Making the Best Use of Consultants in the GCC

Falling oil prices have forced the GCC countries to revise or, in the case of Saudi Arabia, launch their economic visions, creating a potentially important role for consultants. According to Global Research Saudi Arabia’s consulting market expanded by 14.8 percent to $1.25 billion in 2015, accounting for almost half of the robust GCC consulting market, which itself grew by 9.4 percent. How can the GCC countries get the best out of the expert advice on offer?

Scholars studying management consultants have revealed that their role is often to support management’s organically conceived ideas, rather than to provide their own original insights. Effecting change in large organisations is complicated, as new structures and processes create winners and losers, motivating the latter group to mobilise and block potential changes.
< br> Anticipating this, top management will often hire consultants to propose precisely the same changes, but with the lustre of external expertise, as they seek to summon the necessary political will. This is why management consultants place such emphasis on top credentials, such as MBAs and PhDs from the world’s finest universities: it renders their proposals more credible, while also providing a blanket of security for top management seeking to control risk.

This is not the sort of consulting service the GCC countries need at the moment; rather, at the procurement stage, the GCC countries should convey to the elite consulting companies that their experts are needed to provide proposals and to help implement fundamentally novel ideas, because the problems currently faced by these countries are themselves novel. Most consultants are capable of both justifying a desired policy and proposing a new one, but their client must clearly instruct them as to which service is required.

While the GCC countries are not the first to deal with secularly declining resource revenues, their highly unique labour markets, wherein migrant workers account for as much as 85 percent of the labour force, create a need to modify and evolve traditional solutions.

For example, the presence of large numbers of foreign, highly-skilled workers presents an unusually large opportunity for rapid knowledge transfer. Consultants working in the GCC regularly make proposals that promote the osmosis of skills from migrant workers to nationals, but their success has been fleeting. Among the many reasons is the fact that secure and comfortable government jobs held by many GCC nationals undermine many of the employees’ traditional motives to build human capital. However, in the wake of falling oil prices, all Gulf governments are committed to shrinking public sector employment, providing consultants with environments potentially more receptive to knowledge transfer.
< br> The stakes and exposure in the GCC are also atypically large at present. Consultants have been presented with an unprecedented opportunity to showcase their skills: the world’s eyes are fixated on the GCC economic visions, and if they succeed, their reputation and future deals will rocket. Consultancy firms are focusing their attentions on penetrating the GCC market, especially Saudi Arabia, where they believe the indigenous workforce will struggle to implement ambitious plans without the support of experienced advisors.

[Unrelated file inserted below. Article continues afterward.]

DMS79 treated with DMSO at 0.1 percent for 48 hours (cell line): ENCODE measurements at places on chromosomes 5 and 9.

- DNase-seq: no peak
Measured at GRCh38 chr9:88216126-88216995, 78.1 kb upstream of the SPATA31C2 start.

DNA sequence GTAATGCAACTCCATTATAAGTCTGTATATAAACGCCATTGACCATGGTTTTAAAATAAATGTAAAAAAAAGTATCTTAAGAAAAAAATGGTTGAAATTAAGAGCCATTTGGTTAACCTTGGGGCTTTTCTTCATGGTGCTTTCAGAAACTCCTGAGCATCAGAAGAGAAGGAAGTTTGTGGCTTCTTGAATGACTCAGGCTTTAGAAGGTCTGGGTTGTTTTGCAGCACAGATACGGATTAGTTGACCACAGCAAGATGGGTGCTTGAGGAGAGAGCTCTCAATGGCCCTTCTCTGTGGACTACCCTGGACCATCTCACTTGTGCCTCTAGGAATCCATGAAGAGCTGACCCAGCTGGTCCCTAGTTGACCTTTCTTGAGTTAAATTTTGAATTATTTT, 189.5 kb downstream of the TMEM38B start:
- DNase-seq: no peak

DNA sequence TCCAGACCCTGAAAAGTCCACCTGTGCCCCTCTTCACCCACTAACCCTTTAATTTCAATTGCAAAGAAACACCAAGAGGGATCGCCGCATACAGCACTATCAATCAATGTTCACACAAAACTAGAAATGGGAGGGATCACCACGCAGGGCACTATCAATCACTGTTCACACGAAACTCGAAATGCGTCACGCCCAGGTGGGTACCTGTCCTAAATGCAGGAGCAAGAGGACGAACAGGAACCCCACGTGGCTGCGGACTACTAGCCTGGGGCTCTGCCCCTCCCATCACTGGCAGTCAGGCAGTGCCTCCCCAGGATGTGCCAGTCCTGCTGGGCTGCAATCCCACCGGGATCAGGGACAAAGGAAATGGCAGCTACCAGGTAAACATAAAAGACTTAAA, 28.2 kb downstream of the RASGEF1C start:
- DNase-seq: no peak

However, is that enough to ensure good advice is forthcoming? A logical suggestion is to compensate the consultants partially based on commission: if their ideas are adopted and yield positive results, their earnings are augmented. Yet accountability in consultancy environments can be complex. In many cases, it is difficult to distinguish between ineffective proposals, which are primarily the fault of the consultant, and poor adherence to effective proposals, for which the client bears significant responsibility.

This problem is accentuated by the fact that clients can inhibit consultants’ work by asking them to focus on minor details rather than major deficiencies, and by not providing consultants with access to necessary information. Such hurdles can be inadvertent, but they can, on occasion, reflect wilful attempts at undermining reforms by members of the organisation who feel threatened. While dealing with the client organisations’ internal politics is a common problem faced by global consultants, ones working in the GCC face the additional challenge of tailoring their recommendations to the local business and workplace culture, as many traditional consulting solutions are defunct or possibly even counterproductive in the GCC.

For example, people in the Gulf place a large premium on tacit trust in relationships that emerges from familiarity with others, usually built up over time. Western consultants often incorrectly identify this as nepotism. This in fact relates to the broader issue of the complex relationship between tribal affiliation, work and daily life, since the extended family is the major source of an individual’s network of friends and acquaintances. Hence, when recommending lower emphasis on personal familiarity during hiring processes, foreign experts may inadvertently harm productivity as they undermine sources of tacit trust that is otherwise crucial to organisational effectiveness.

The highest returns, therefore, will accrue to foreign consultants smart enough to adapt conventional best practices to the GCC’s idiosyncratic environment, and humble enough to do this is by engaging and collaborating with indigenous talent, heeding the words of Ernest Hemingway: ‘We are all apprentices in a craft where no one ever becomes a master’.

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